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Journal > Volumes > 53 (2022) > 3 (Autumn)
3 (Autumn)
NOTE: Book reviews will be included in issue download
Becoming Ordinary: The Aurora Borealis during the Reformation

During the Reformation, Luther and his followers looked for terrestrial and celestial portents, interpreting them as apocalyptic omens. The fiery appearance of aurorae lighting up the night sky made them especially suitable as signs of the end of the world. Although natural explanations existed for the causes of such celestial phenomena, moralistic writers preferred to see aurorae as...

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Manuscripts, Stationers, and Printers: Reading Medieval Chronicles in Early Sixteenth-Century Bruges

The Excellent Chronicle of Flanders is one of the most important regional chronicle traditions, firmly embedded in the political context of the Flemish towns in the late Middle Ages. This article discusses the reception of the Excellent Chronicle in the early sixteenth century, and its commercial rather than political position within Bruges’s professional book market before it was printed by...

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“A thing so unprofitable”: Economic Concerns and Signs in Thomas More’s Utopia

This approach to Thomas More’s 1516 (1551) Utopia has two central aims. Firstly, it addresses the numerous, and frequently overlooked, economic references included in More’s work and their significance in the context of early modern English and European economics. These economic concepts and discussions, once identified, will be linked to a wider preoccupation, this one of an epistemological...

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Germania Romana: Geographical-Historical Transformation and the Necessity of Rome for German Patriot

German Renaissance humanists uncovered two vital aspects inherent in the idea of sixteenth-century Austria: it was both part of the humanist homeland, Germania, and identifiable with the ancient Roman province Pannonia Superior. Set against the background of the fall of Rome and the V.lkerwanderung, the connection between and history of Pannonia Superior and Austria allowed the humanists to...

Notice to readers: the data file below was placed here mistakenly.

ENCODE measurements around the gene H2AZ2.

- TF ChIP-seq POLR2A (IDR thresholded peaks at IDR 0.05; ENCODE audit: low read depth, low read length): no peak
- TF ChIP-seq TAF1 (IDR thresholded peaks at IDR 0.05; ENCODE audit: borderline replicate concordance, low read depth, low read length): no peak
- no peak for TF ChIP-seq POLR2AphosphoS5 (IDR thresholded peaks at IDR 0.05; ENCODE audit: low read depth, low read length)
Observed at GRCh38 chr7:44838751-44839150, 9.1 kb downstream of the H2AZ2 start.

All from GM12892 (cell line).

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Orating the News: Printed Diplomatic Orations, Political Communication, and the Roots of Public Dipl

This article argues that the pressures of war at the turn of the sixteenth century converted some diplomatic orations from ritual embellishments into tools for communication to a reading public interested in news about ambassadors and their activities. Using a survey of diplomatic orations printed between 1470 and 1513, the article demonstrates that diplomats could use orations to influence...

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Melodies of Doves, Clamor from the Towers: The Dawn of Granada’s Sonic Conversion

Following the 1492 conquest of Granada, the Catholic Monarchs (r. 1474–1516) introduced a series of edicts aimed at converting the majority-Muslim community. Without much success during the first years, Queen Isabel and King Ferdinand approved the forced conversion of the entire city and surrounding region in 1499. From that moment until the final expulsion of the Moriscos (converted Muslims)...

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